In the Classical World the ancient Greeks began minting their first silver and bronze coins around 600 BCE, an idea they seem to have gotten from the Lydians in West Asia. Over the next centuries each polis was minting their own currency, such as the Corinthian coin with its flying Pegasus, or that of Athens with Athena's owl. Naturally the advent of money soon led to their continued opposition warfare, though arguably may also have contributed among the ancient Greeks to an unprecedented, and largely unsurpassed, period of philosophical, artistic and cultural efflorescence. Perhaps no more than today, given the financial malaise of modern Greece, should Western Civilization be reminded of the overwhelming indebtment it has to the peoples of Hellas. The idea of money (and war) was subsequently most useful to the Romans, who issued gold, silver and bronze coins with portraits of their emperors valid for commercial exchange throughout the entire Empire. The only problem was that most coin was horded by the aristocracy, while the plebian masses were increasingly overburdened and oppressed with taxes, mostly to finance the army, which was ever more necessary in keeping the barbarians out of Rome's vast territory.The aureus of a gluttonous Nero was particularly symbolic of the excesses and hardship this caused.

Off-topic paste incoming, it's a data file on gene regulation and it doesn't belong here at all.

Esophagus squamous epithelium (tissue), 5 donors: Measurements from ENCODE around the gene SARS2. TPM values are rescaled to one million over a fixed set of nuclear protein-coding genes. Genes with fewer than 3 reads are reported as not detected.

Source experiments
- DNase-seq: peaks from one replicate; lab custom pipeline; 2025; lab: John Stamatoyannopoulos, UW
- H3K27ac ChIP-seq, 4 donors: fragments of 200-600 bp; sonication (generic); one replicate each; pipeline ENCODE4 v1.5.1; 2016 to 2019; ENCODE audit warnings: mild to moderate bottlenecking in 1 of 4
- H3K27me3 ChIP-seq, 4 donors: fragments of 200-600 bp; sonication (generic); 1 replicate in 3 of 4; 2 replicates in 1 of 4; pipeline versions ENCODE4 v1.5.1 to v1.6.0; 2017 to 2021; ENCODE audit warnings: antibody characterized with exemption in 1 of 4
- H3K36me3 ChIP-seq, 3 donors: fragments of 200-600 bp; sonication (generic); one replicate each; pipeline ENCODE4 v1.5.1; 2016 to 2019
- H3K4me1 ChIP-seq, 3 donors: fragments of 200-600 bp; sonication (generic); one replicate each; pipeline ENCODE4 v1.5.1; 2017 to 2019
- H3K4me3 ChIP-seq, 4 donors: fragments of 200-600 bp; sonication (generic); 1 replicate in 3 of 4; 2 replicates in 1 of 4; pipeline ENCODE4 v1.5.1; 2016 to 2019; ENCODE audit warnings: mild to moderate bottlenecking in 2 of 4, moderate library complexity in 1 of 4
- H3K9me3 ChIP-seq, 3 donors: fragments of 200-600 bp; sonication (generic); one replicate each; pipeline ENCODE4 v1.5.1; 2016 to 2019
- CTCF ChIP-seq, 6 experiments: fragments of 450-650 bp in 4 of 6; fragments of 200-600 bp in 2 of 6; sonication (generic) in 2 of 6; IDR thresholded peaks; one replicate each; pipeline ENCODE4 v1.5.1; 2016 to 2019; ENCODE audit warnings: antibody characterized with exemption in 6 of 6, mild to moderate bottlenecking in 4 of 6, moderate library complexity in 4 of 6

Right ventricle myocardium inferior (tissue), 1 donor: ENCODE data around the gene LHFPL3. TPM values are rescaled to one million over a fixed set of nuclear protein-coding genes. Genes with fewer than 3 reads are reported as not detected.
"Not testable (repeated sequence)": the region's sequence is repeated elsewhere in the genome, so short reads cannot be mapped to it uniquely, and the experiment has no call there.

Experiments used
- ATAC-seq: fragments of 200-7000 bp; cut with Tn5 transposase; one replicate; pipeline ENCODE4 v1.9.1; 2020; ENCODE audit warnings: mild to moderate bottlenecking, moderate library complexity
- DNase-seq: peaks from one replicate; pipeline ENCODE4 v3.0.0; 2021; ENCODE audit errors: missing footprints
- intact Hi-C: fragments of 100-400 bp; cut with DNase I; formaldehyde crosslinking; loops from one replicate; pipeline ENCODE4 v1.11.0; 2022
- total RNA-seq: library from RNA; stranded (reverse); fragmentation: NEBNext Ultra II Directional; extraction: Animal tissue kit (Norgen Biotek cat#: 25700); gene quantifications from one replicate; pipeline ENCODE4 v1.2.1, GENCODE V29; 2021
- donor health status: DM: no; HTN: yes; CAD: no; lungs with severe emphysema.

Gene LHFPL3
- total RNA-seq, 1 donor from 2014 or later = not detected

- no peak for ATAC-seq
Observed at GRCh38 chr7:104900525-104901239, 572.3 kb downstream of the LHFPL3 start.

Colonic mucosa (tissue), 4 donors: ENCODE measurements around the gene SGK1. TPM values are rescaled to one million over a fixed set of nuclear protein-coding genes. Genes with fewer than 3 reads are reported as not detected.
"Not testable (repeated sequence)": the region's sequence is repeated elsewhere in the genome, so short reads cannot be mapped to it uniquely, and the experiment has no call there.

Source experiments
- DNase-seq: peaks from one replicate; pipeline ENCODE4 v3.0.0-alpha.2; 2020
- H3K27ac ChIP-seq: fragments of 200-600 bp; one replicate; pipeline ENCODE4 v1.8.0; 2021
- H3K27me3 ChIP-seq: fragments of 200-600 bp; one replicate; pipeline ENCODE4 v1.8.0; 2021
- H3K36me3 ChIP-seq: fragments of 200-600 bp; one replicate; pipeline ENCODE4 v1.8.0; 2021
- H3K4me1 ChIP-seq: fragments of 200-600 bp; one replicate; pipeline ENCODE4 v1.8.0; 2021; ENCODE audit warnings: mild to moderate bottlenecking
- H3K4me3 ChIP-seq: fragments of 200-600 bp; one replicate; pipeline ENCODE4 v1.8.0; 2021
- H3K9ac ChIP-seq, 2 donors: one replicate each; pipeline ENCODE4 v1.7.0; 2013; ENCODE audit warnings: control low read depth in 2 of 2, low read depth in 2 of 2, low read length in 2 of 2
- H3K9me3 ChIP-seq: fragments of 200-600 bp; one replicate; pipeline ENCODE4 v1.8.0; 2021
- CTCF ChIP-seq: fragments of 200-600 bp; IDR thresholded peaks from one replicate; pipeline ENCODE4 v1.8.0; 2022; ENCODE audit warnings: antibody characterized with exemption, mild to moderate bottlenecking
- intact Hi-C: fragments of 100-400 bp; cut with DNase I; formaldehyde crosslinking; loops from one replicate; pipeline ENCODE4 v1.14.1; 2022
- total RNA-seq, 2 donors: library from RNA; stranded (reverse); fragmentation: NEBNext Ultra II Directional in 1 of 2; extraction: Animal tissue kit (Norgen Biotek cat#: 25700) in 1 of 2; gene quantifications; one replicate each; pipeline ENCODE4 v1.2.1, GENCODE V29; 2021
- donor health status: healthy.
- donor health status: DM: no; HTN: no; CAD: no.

Yet, at the same time, the possibility of using identical coin from Britain to Mauritania and from Lusitania to Syria, did not come without its benefits. In facilitating the spread of classical culture and the State's institutions everywhere, the circulation of money for a long time helped achieve a universal pax in the region that has never been known since, nor has it not been sorely missed right down to today. It also guaranteed the unifying outcome of commercial trade, which, somewhat unexpectedly to the authorities (and initially to their great discontent), also ensured the circulation of new cult rights and spiritual ideas. More appealing than those associated with the traditional gods of the rich, in that they all claimed to offer an eternal prosperity in the next life; these new salvation religions were privately set against that which for most of the public was so grievously lacking in this one, being woefully deficient in coin as they were. Naturally they began to spread like wildfire, just as they would inevitably herald the end of the Classical World.